Roy began dedicating hours each day to meditation and to reading, analysing himself and the wider world he inhabited. Acutely aware of the isolation, anxiety, and depression that so many people experienced during the months of pandemic lockdown, Roy created a free weekly space where he could give guided meditation sessions to fans who needed support. “We had over 1,000 weekly registered users and so many transformational experiences,” he recalls.
Roy credits those meditation sessions with fans as a key influence that ultimately led to his breakout track, Happy Face. Released in December 2020, the single has since racked up over 100 million plays across streaming platforms. But it was the accompanying interactive experience that really encapsulated the new direction Roy was taking with Jagwar Twin. Using facial recognition software, the Happy Face app required fans to hold a smile – for the entire length of the song – in order to keep listening.
All the while, the video displays a collection of images, some odd, some dystopic. “I wanted to experiment with how a fan could really immerse themselves psychologically and physiologically in a song,” Roy explains. The dichotomy of smiling amidst Roy’s satirically peremptory calls to consume, whilst ‘Hollywood [is] telling you what to wear and what to like and how to be’, “creates a very interesting effect on the mind,” he says. “It really gets to the heart of the question the song asks.”
Roy says his experience working on the experience with his frequent collaborators, the design studio CTHDRL, opened his mind to the potential that new technology has to craft powerful, immersive narratives. “I desire to tell stories,” he explains. “The mediums change through the ages, but the stories are the same. It all felt naturally aligned.”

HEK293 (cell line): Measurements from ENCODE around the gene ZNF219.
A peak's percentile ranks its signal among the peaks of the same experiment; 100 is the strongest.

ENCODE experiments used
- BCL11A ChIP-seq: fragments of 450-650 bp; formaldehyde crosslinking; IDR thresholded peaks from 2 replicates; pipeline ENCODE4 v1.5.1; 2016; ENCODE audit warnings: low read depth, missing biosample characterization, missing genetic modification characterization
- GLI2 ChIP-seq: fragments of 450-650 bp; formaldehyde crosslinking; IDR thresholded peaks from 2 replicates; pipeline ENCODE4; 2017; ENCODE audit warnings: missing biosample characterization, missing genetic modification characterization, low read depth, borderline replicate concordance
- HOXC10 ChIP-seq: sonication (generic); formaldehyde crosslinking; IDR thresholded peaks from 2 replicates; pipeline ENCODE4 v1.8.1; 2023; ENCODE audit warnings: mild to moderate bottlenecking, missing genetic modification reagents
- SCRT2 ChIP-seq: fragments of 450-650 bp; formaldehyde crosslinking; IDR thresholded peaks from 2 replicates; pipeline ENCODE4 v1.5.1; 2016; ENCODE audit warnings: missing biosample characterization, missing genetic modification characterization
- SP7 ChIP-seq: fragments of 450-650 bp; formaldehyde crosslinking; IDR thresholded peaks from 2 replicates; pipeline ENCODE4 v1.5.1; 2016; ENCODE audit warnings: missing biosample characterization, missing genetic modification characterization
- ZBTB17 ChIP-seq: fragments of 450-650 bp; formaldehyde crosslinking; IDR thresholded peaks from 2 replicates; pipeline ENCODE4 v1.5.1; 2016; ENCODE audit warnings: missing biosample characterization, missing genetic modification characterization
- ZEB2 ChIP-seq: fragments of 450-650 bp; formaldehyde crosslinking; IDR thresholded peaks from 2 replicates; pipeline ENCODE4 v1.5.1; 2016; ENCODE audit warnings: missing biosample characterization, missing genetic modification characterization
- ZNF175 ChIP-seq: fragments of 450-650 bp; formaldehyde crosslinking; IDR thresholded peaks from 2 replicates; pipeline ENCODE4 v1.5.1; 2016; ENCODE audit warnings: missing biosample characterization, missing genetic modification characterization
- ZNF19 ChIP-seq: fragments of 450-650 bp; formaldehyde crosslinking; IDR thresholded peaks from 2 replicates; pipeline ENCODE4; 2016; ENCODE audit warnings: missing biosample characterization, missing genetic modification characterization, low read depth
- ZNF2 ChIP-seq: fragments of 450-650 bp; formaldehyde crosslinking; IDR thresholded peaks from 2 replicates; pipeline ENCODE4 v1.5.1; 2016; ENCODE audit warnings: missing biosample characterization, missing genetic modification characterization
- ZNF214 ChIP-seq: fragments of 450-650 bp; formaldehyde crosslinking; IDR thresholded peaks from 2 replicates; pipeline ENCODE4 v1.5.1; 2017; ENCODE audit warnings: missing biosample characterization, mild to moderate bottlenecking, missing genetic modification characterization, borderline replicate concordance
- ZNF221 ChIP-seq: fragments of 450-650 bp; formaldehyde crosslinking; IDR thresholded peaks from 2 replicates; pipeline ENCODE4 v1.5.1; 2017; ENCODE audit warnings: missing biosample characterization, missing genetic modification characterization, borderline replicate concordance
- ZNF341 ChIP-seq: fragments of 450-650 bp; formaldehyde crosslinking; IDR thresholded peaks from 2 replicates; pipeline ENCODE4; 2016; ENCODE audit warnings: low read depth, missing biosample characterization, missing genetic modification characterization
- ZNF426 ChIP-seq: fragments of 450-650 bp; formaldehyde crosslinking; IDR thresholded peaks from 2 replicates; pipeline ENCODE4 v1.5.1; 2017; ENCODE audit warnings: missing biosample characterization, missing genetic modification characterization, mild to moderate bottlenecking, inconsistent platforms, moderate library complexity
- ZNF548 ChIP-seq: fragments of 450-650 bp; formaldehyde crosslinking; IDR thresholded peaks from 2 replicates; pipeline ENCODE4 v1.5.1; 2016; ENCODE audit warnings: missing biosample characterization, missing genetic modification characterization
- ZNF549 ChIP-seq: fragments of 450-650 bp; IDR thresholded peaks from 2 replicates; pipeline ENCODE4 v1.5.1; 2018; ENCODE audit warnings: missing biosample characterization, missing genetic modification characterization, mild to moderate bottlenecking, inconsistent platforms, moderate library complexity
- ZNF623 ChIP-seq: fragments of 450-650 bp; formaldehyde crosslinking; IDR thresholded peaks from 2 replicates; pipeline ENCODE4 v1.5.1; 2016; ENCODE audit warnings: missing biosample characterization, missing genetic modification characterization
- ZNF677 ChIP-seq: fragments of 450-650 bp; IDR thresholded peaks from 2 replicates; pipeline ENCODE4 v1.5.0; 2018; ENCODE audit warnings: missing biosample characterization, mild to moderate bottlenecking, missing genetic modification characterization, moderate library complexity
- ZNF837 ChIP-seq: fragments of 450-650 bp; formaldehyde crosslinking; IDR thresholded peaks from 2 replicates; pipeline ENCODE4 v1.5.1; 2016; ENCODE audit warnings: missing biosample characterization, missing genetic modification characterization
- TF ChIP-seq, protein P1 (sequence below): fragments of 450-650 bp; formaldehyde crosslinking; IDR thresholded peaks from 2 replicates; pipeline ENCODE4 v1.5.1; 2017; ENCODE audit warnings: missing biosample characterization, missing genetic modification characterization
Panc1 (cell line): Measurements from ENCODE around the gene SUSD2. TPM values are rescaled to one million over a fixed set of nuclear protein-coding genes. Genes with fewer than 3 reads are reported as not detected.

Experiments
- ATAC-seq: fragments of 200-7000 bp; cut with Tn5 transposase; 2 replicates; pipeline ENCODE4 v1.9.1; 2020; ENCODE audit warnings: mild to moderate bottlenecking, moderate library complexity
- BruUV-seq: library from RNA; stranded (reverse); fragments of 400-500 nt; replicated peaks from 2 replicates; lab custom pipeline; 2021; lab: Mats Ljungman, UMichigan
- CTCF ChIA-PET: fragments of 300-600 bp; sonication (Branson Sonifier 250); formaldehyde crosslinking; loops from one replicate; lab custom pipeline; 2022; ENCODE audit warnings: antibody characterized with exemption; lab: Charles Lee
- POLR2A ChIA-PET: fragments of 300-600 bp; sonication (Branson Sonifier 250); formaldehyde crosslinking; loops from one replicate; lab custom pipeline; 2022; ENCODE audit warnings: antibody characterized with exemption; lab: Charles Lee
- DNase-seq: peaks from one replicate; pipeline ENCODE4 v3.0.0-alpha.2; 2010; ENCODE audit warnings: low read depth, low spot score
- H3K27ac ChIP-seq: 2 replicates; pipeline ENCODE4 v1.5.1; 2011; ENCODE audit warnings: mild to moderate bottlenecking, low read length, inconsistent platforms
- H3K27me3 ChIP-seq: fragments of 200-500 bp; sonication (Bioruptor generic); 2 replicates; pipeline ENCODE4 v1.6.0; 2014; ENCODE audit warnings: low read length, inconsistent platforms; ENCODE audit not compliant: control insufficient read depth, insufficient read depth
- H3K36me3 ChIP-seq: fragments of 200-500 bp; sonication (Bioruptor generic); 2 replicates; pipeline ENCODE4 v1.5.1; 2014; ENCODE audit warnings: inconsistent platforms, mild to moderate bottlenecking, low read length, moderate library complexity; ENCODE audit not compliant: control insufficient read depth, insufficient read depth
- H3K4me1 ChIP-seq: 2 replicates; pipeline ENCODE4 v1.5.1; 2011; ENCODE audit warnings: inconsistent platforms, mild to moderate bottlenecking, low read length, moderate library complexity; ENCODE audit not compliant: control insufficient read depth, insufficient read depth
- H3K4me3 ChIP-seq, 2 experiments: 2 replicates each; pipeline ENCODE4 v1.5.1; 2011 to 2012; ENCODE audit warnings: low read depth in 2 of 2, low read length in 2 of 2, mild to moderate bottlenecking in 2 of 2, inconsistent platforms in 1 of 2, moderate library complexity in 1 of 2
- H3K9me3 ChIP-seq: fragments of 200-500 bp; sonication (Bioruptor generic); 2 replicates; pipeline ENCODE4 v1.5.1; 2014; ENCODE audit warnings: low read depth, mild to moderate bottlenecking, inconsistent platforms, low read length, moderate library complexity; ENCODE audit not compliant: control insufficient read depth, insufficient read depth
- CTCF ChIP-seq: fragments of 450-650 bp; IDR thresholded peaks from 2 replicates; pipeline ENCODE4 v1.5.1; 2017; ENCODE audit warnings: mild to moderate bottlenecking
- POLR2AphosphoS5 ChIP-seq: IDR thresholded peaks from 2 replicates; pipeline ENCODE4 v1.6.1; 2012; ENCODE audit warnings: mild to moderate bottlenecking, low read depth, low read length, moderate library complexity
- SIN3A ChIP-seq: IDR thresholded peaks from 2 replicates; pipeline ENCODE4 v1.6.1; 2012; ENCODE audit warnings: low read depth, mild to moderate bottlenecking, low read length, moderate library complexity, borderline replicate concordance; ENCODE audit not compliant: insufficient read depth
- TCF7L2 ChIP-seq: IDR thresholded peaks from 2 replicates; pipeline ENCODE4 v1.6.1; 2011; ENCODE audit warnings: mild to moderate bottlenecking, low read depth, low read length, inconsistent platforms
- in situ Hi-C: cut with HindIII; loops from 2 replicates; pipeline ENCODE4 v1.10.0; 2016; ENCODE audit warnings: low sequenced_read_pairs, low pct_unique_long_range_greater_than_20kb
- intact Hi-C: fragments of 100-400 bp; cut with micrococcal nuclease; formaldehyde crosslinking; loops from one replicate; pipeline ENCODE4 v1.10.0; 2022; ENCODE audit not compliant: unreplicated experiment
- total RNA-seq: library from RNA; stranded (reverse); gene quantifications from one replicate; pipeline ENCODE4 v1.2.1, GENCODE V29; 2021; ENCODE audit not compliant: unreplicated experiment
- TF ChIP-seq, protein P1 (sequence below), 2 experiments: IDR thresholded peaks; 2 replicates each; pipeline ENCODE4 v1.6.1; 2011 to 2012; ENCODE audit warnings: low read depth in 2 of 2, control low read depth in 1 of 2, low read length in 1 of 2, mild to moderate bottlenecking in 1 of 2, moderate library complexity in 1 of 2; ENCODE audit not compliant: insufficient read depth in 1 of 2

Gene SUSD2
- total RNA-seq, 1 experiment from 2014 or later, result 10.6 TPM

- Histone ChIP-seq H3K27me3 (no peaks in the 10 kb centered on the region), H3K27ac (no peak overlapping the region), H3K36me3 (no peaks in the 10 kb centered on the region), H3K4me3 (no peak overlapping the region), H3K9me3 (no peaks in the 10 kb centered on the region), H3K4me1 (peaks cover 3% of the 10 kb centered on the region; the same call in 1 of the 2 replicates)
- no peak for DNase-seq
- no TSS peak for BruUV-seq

By 2022, Roy was busy working on his sophomore album, and growing increasingly frustrated with the pressure he felt to engage with social media. “I joked with the CTHDRL team saying, ‘what if I uploaded my consciousness to the internet so that there could be a 24/7 social influencer version of me.’” That offhand comment would ultimately provide the inspiration for Roy’s next project: SARAVI, the digital doppelganger of Jagwar Twin, and Roy’s answer to the demands of influencer culture.
Trained over a series of months on Roy’s responses, SARAVI – a creative take on an AI ‘chatbot’ – was given control of the official Jagwar Twin twitter account in August, forming part of the digital campaign that lead up to the release of his new album. While Roy has commented that SARAVI had the practical benefit of giving him mental space to focus on writing music, he also says the project intended to raise larger questions about social media and digital spaces: “Hopefully, as SARAVI grows, she can make more fans think about what a ‘self’ looks like in this digital age.”